As for an extension of START, President Medvedev said Moscow’s conditions include: a ban on deploying nuclear arms in space; making it impossible to compensate for a cut in nuclear arms by building up conventional forces; and making sure nuclear weapons are destroyed and not just stockpiled (which the U.S. does).  President Obama refused to link missile defense to nuclear cuts, although there was some speculation that he might do so.  He held his ground on this issue and the two sides continued to agree to disagree.  It is therefore not clear whether the two will be able to come up with a treaty or an extension by December.

The two sides did agree on cooperation in Afghanistan.  The Russian government announced that it would allow U.S. military goods to transit overland from Russia to Afghanistan (they have allowed the transit of nonmilitary goods since March).  Medvedev also agreed to grant over-flight rights to U.S. military and contractor aircraft (up to 4,500 flights per year), saving the U.S. up to $133 million per year in transportation and logistical costs.  The two leaders agreed to resurrect a joint body that was established in the 1990s, the U.S.-Russia Bilateral Presidential Commission – better known as the Gore-Chernomyrdin commission.  This commission will help to advance bilateral cooperation in the energy (conventional and nuclear) field, in arms control, in combating terrorism, in anti-narcotic efforts, and in efforts to boost business and scientific links.  The commission will be chaired by Obama and Medvedev and be coordinated by Secretary of State Hillary Clinton and Foreign Minister Sergei Lavrov.

Although progress in Moscow was palpable in atmospherics, the most divisive issues remain – for the most part – unresolved.  Perhaps the issue most vexing to Russia has been the status of Georgia and Ukraine as potential members of NATO.  NATO exercises conducted in Georgia in May caused indignant protests in Moscow.  Russia reacted with its own military exercises in the shadow of the Caucasus in June and July.  After his meeting with Putin, Obama said that he found the Russian prime minister to be “tough, smart, shrewd, very unsentimental, very pragmatic. And on areas where we disagree, like Georgia, I don’t anticipate a meeting of the minds anytime soon.”  This probably best sums up the position of both governments with regard to Ukraine, as well.

The rancorous debate on a European-based missile defense system continues to hover over the relationship.  In testimony before the Senate in June, Secretary of Defense Robert Gates hinted that portions of the system, including an advanced radar facility, could be sited on Russian territory.  This was met with denial by the Russian Foreign Ministry the next day.  In the weeks leading up to his Moscow trip, speculation mounted that President Obama might be willing to give up the Eastern European facilities in return for Russian cooperation in Iran.  In February, Obama reportedly penned a letter to Medvedev suggesting such a compromise.  But at the summit it was clear that even if Moscow wanted to cooperate, it has little leverage in Tehran, other than the ability to agree to UN sanctions, and the Kremlin has made it clear that sanctions are not an option. Obama and his team agreed to push forward with the missile defense system as planned, and he told Medvedev that the U.S. and its partners planned on having the system deployed by 2013.  Obama and Medvedev said that the two governments would continue to discuss this issue, but it seems that negotiations have gone as far as they can for the time being.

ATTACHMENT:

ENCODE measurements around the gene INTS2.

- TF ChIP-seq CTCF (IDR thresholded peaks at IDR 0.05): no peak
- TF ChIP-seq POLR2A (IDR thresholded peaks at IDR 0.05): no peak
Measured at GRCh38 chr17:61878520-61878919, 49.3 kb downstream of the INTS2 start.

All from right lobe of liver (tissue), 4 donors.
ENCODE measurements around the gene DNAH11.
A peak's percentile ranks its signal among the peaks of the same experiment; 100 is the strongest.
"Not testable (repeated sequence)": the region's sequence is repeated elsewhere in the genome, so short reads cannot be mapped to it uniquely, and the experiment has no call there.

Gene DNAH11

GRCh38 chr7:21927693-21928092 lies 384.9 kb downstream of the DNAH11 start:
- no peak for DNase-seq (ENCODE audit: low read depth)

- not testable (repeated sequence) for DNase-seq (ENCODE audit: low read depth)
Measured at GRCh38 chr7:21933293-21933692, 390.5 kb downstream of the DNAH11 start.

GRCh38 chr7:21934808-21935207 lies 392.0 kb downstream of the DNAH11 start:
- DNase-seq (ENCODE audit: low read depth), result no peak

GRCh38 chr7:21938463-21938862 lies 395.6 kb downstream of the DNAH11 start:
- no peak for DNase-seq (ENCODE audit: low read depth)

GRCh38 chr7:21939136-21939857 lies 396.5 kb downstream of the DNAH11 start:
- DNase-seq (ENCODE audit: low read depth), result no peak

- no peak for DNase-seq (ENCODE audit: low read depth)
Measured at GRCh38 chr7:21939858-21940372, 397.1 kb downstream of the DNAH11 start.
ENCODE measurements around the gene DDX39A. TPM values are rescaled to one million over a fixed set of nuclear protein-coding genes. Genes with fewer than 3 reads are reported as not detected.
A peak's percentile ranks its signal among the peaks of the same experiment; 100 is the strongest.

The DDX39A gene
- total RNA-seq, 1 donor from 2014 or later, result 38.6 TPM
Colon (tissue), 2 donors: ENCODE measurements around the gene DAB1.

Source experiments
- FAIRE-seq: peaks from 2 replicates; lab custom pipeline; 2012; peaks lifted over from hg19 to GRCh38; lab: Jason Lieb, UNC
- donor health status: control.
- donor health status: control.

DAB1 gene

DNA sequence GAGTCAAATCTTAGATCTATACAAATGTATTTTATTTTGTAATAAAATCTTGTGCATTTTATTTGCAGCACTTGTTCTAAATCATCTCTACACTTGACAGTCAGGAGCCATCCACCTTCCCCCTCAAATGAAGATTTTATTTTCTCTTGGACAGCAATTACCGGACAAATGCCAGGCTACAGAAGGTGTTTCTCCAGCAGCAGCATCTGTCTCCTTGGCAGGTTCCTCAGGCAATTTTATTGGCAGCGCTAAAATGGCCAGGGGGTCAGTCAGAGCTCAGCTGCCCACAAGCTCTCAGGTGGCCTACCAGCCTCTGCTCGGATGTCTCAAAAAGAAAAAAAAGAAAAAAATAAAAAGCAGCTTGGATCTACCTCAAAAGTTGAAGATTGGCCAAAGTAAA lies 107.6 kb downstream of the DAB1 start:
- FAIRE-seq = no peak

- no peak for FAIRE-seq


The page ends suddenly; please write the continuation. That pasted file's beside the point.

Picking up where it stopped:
On the whole, the Moscow meeting can be seen as a success for the United States.  President Obama was able to meet with the Russian leadership, and more importantly, he was able to reach out to all groups, including opposition politicians (almost an oxymoron in Russia), citizens, and students at an elite economics school.  He made pains to stress that U.S.-Russian relations are more about the two societies than just government-to-government relations.  Under his predecessors George Bush and Bill Clinton, relations seemed top-heavy at times. Obama also made pointed references to the development of a civil society based on legal rights, as well as rejecting the premise of spheres of influence and Cold War thinking.  In a speech in Moscow he said, “This must be more than a fresh start between the Kremlin and the White House…It must be a sustained effort among the American and Russian people to identify mutual interests and expand dialogue and cooperation.”  Most Russian pundits were unimpressed with Obama’s performance, but at least one expert praised the president, saying that “[Obama] made all the right sounds in a very respectful way,” and that, “It’s not only a change in tone. It was a change in substance … the new agenda is much broader than ever.”